SoNA Singers bring harmony, heart to Christmas concert Dec. 9

SoNA Singers bring harmony, heart to Christmas concert Dec. 9

Jeramy Upton says he’ll sing anywhere — in the car, of course, but also at his desk at work, waiting at the dinner table at a restaurant, any place he hears music, in the air or in his head.

“Music is pervasive in my life.”

Of all the places he sings, Upton says he is “incredibly honored and humbled” to perform with the SoNA Singers, sharing the stage with the Symphony of Northwest Arkansas for the annual Christmas concert Dec. 9. He says he owes that opportunity to Terry Hicks, the chorus’ director, whom he met when he was a student at Bentonville High School, and he revels in being “surrounded by fantastic musicians.”

But Upton thinks there’s more happening in those moments than the sharing of beautiful music.

“From a personal perspective, it’s such an important point of connection for me,” he says, “feeling the support of my fellow musicians, singers and orchestra as well as the directors and conductors, feeling the support from the audience — all those things together give me a very much needed sense of community. I feel like a part of something much bigger than myself. “

Hicks, who has been teaching choral music in Bentonville for 33 years, gets a similar satisfaction from leading the SoNA Singers.

“I get to see the talent and the love and the desire to make great music from every walk of life,” he says. Some of the performers, like Upton, are his former students, now working in every kind of job from doctor to shift manager at a restaurant. Others are college students and teachers. All of them are “people that just love to sing.”

They come to the SoNA Singers by audition, and the current 88 members just went through a reaudition process to keep the chorus fresh. The season for them is usually October through May, with the Christmas concert in December, a masterwork in the spring and an April performance at the Fayetteville Public Library. Work on the Christmas concert starts in October.

“We do a number of pieces annually with the Symphony, so the vast majority of the chorus has performed the vast majority of the music in years past,” Hicks says. “That means we can focus on new music and can bring new singers up to speed.”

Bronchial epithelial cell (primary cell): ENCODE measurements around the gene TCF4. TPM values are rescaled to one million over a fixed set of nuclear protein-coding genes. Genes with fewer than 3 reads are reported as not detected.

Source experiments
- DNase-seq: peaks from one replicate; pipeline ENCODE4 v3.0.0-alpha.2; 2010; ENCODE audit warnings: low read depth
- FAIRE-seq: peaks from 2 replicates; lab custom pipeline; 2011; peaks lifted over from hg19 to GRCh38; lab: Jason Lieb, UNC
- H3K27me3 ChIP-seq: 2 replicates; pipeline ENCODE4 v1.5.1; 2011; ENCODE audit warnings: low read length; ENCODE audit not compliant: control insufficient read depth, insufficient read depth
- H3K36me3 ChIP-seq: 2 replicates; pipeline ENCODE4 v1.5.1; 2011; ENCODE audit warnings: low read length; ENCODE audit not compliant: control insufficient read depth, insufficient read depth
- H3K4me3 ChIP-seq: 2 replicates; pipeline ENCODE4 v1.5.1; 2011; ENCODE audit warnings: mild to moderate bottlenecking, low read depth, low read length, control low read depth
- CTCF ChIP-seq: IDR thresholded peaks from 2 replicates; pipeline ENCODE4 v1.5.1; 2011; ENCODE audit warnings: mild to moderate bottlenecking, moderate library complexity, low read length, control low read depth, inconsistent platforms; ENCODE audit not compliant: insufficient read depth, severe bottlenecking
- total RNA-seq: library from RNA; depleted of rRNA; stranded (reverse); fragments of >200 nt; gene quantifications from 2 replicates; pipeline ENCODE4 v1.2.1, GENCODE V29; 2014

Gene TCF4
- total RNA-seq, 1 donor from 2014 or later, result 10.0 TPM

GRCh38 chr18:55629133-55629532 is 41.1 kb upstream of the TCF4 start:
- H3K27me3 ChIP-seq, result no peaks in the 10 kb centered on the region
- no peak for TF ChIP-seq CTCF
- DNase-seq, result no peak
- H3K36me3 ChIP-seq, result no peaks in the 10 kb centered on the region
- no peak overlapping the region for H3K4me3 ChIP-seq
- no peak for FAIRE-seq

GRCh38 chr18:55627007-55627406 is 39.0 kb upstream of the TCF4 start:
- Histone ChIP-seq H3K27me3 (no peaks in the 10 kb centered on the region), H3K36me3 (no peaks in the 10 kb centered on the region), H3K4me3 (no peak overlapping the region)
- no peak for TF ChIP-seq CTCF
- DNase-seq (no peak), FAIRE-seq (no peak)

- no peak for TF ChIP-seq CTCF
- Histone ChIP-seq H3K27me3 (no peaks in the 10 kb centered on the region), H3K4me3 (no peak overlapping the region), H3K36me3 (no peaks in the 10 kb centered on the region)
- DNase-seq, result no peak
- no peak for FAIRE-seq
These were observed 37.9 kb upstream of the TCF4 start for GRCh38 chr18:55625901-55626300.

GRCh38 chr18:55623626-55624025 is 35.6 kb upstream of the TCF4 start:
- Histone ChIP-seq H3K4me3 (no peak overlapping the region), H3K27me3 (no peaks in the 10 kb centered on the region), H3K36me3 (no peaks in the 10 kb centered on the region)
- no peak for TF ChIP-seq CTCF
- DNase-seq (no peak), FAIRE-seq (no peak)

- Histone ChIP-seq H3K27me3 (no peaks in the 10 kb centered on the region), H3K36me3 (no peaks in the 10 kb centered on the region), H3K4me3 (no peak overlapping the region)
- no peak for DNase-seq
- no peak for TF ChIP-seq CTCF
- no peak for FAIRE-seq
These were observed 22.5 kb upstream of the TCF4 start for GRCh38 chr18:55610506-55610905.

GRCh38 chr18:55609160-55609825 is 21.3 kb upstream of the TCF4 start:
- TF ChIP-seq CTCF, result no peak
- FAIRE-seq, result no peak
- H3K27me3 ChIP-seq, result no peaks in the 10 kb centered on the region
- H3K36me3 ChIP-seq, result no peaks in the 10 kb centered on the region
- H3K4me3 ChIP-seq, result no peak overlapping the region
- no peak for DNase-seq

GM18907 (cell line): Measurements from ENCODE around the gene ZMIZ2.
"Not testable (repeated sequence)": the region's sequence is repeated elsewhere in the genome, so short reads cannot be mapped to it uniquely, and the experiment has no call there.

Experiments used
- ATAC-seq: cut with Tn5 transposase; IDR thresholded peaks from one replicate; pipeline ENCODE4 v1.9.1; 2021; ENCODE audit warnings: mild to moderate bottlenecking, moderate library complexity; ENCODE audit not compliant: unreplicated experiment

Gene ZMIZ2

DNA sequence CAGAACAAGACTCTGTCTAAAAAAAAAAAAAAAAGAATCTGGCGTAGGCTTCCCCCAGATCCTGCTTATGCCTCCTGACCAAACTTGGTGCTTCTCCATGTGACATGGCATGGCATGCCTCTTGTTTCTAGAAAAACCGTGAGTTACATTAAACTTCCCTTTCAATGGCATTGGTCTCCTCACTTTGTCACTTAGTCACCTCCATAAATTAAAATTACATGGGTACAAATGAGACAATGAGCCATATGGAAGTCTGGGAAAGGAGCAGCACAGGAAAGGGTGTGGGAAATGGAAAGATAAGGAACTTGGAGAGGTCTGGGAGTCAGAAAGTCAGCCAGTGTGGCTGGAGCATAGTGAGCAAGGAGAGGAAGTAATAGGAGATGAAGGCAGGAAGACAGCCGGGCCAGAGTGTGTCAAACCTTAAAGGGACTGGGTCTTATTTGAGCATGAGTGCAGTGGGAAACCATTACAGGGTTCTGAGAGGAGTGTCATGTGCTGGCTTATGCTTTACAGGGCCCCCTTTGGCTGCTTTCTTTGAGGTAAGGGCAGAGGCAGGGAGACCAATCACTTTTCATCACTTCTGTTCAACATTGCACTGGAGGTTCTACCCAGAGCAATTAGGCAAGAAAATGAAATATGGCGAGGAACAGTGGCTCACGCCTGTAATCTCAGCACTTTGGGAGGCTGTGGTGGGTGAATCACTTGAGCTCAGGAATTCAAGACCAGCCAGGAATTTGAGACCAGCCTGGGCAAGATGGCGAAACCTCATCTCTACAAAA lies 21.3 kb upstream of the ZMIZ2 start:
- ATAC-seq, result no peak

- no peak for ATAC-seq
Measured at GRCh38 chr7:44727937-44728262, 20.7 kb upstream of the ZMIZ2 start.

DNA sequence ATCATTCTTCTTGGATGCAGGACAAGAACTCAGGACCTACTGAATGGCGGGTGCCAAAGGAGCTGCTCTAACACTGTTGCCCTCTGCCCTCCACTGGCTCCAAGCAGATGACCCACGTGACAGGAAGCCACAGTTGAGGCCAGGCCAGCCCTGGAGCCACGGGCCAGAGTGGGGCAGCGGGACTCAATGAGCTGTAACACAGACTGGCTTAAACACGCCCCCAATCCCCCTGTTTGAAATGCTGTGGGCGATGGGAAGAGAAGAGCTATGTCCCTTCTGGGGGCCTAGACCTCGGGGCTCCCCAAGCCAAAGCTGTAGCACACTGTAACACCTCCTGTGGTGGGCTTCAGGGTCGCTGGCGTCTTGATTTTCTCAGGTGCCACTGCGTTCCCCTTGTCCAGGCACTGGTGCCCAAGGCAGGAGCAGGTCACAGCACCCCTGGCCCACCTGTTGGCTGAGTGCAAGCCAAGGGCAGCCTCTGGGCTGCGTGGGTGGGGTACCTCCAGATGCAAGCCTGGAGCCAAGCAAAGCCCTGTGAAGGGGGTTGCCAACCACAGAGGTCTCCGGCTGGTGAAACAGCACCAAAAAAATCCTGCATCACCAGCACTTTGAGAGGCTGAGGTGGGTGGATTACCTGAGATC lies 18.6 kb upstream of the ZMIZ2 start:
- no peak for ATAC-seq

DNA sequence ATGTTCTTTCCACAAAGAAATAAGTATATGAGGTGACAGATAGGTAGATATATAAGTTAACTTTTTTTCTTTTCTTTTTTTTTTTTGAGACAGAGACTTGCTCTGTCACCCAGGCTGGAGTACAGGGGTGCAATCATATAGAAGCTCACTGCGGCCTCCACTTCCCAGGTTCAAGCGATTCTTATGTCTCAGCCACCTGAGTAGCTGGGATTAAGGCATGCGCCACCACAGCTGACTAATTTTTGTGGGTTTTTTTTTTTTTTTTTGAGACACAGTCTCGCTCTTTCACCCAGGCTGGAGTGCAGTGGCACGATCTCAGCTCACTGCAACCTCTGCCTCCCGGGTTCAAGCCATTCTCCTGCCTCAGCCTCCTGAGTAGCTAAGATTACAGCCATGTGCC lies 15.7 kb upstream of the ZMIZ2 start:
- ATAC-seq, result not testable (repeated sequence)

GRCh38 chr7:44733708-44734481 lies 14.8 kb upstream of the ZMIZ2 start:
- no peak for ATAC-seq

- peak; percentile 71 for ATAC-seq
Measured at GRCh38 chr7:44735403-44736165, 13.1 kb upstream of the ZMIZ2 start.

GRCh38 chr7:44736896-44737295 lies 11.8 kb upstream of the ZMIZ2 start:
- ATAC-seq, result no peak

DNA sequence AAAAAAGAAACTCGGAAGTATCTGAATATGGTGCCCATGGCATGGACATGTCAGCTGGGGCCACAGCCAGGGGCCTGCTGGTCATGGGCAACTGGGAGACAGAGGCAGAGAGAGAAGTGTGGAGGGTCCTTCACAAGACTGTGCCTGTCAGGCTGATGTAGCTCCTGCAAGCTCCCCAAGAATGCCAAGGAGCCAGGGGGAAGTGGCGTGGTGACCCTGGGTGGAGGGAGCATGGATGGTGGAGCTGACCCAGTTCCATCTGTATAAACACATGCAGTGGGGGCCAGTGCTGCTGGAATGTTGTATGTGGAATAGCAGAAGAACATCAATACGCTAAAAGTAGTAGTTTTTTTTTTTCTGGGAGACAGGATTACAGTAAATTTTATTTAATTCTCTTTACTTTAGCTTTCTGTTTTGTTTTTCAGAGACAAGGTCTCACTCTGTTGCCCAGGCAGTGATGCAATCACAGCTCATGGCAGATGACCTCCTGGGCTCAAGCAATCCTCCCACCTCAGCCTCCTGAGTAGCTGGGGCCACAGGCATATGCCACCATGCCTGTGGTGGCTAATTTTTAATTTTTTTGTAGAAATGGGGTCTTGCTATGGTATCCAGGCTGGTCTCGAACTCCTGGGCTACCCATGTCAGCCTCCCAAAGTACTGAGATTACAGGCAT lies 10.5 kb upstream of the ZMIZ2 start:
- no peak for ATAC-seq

The choir’s portion of the Christmas concert begins every year with the John Rutter arrangement of “O Come, All Ye Faithful,” and Hicks says it is one of the most difficult pieces to get ready for performance “because of some really wonderful things Rutter did.” But the real challenge is a “Musicological Journey Through the 12 Days of Christmas,” a history of music, he describes, that begins with a Gregorian chant.

“We do try to hit a vast array of styles,” Hicks says, “sacred as well as secular.”

Hicks talks about making music with the same joy that Upton exudes, explaining that he was hooked by musical theater when he was cast as the lead in a high school production of “The Pajama Game.”

“I just absolutely fell in love with the idea of Broadway and performing, and my teacher at my new high school exposed me to some touring companies and took me to New York City with my classmates — so I saw ‘Les Mis’ when it premiered on Broadway,” he continues.

“I was 100% musical theater. I found out my teacher’s husband went to Ithaca College, and that’s what I was going to do — but when I was asked to declare a major, I figured I’d play it safe and say music education with a theater minor.

“Then the whole world of classical music just blossomed for me once I got there.”

When the time came to choose, teach or perform, Hicks was ended up taking a job in “little ol’ Bentonville, Arkansas.” He’s turned that job into an award-winning choral program — and still gets to return to his first love on a regular basis. Bentonville High will produce “Into the Woods” in April.

“Anything Sondheim, count me in!” he says.

Upton says he hopes anyone who attends the SoNA Christmas concert leaves proud of the talent that exists in the community and eager to make music themselves.

“I want little kids to look up on stage and go, ‘Man, I want to play the cello when I grow up!’,” he says.



A Very SoNA Christmas

WHEN — 2 & 7:30 p.m. Dec. 9

WHERE — Walton Arts Center in Fayetteville

COST — $36, $48 & $61; under 18 free with an adult (quantities limited)




‘The Snowman’

“The Snowman: A Family Concert,” including holiday music for children of all ages and a special screening of the film “The Snowman” with live orchestral soundtrack, will be presented by SoNA at 2 p.m. Dec. 10 at WAC. Tickets are $10.

Categories: Music